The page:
If you've seen many movie previews at the theater recently, you've probably heard these words spoken over Civil War imagery: "They carried the same Bible, they believed in the same God. One side fought for God's glory, the other for his kingdom on earth."

Ron Maxwell is writer, director, producer of the new film Gods and Generals, which is part of what he calls his "civil war trilogy." This second film, set before Maxwell's 1993 Gettysburg, explores issues of faith, patriotism, and war at a time when our nation is again asking many of the same questions.

Were you raised in a spiritual home?

Yes, I was born at Wheelus Air Force Base in Tripoli, Libya, after World War II. My dad taught Sunday school, and he took us as kids to church every week. So church and singing hymns have been part of life from an early age.

How has that affected your sense of calling about the work that you do?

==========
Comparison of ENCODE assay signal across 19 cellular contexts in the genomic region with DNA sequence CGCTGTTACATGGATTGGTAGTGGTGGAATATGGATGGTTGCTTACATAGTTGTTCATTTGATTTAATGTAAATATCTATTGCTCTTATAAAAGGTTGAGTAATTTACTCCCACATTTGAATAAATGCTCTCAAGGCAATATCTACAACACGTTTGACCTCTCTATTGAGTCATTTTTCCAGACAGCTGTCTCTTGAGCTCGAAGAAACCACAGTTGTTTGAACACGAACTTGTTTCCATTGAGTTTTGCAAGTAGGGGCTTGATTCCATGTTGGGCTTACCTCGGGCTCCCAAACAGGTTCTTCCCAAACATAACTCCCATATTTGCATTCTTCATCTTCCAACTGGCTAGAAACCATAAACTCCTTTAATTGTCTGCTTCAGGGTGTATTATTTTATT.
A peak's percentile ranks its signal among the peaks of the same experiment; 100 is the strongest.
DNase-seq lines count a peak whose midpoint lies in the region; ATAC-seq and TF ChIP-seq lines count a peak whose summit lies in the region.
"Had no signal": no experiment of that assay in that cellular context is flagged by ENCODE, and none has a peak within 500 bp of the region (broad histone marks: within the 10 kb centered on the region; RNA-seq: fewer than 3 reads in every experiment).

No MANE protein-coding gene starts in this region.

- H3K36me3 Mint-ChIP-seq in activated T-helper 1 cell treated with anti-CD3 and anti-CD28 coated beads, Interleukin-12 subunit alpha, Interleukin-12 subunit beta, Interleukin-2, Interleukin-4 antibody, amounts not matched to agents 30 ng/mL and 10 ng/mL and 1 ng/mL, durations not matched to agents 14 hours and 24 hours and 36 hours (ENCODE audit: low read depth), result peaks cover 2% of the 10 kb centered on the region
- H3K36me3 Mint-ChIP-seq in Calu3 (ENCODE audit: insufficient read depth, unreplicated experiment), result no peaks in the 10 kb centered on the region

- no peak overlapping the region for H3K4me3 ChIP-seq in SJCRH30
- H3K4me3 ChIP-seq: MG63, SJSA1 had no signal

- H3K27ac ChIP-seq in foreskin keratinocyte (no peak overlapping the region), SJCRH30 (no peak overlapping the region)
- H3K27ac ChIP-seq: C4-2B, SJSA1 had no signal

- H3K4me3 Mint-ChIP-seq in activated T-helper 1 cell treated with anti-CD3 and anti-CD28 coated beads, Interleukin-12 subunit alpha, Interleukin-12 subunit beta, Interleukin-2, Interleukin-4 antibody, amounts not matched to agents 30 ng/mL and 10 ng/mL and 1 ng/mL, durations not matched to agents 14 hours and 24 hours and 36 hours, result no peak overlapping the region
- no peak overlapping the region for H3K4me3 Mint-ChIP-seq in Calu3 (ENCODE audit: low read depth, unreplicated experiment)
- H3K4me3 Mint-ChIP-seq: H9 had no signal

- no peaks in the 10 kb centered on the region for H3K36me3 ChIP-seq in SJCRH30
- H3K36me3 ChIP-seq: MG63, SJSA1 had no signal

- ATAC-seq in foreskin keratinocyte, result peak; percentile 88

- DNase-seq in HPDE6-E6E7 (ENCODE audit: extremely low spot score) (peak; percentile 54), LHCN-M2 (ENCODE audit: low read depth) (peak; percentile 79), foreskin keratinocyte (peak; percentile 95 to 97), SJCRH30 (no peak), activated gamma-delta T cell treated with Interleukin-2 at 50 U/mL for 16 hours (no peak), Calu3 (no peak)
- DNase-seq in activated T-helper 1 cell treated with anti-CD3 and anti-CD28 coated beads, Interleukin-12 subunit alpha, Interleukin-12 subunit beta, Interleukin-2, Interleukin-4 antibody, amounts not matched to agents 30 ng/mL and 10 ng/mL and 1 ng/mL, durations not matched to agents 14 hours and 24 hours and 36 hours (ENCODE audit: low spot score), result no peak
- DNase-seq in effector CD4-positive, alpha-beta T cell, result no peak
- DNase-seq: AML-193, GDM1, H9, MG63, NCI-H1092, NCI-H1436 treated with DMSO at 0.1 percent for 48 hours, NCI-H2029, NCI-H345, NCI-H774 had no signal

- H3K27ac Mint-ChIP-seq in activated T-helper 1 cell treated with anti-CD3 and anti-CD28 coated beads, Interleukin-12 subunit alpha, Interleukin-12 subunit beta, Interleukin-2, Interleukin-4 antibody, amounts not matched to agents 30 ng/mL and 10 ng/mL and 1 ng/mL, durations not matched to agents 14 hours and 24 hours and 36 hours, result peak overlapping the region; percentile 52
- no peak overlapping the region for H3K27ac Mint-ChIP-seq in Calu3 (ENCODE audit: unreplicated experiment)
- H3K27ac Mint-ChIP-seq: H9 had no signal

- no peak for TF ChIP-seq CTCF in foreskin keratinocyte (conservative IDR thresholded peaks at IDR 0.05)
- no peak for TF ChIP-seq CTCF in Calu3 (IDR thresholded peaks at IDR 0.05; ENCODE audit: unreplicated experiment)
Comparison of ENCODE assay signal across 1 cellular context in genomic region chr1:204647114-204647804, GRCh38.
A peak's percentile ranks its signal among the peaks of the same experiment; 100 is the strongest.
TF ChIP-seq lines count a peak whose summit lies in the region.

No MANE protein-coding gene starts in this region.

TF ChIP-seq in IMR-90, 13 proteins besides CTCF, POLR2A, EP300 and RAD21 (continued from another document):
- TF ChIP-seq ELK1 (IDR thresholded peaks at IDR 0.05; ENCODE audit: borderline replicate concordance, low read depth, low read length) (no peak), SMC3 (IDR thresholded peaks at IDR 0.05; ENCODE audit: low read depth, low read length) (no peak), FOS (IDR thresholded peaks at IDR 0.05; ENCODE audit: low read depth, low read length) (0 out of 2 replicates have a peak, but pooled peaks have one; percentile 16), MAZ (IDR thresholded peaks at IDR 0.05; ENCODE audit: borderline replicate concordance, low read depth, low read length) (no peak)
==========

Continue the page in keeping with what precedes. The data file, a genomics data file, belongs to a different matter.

If it has, it's in a very internalized, subconscious way. I'm not on an overt mission of any sort. It has shaped my values and perhaps, the choices I make as a filmmaker.

If I didn't know that I was holding on to the Lord's hand the whole way, I wouldn't have the strength to take the rejection and the doors slamming in my face. I wouldn't have enough patience, and I wouldn't have the peace of mind required to do this kind of work.

What draws you to the Civil War era?

I feel that I'm in the company of a lot of great historians, novelists, and filmmakers who have, grappled with it, tried to understand it, and tried to cope with it in artistic ways. Hopefully we each are adding to the illumination and understanding of that epic, tragic moment in American history where we were forged in a fiery manner into the nation we are today.

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The Dick Staub Interview
Dick Staub was host of a eponymous daily radio show on Seattle's KGNW and is the author of Too Christian, Too Pagan and The Culturally Savvy Christian. He currently runs The Kindlings, an effort to rekindle the creative, intellectual, and spiritual legacy of Christians in culture. His interviews appeared weekly on our site from 2002 to 2004.
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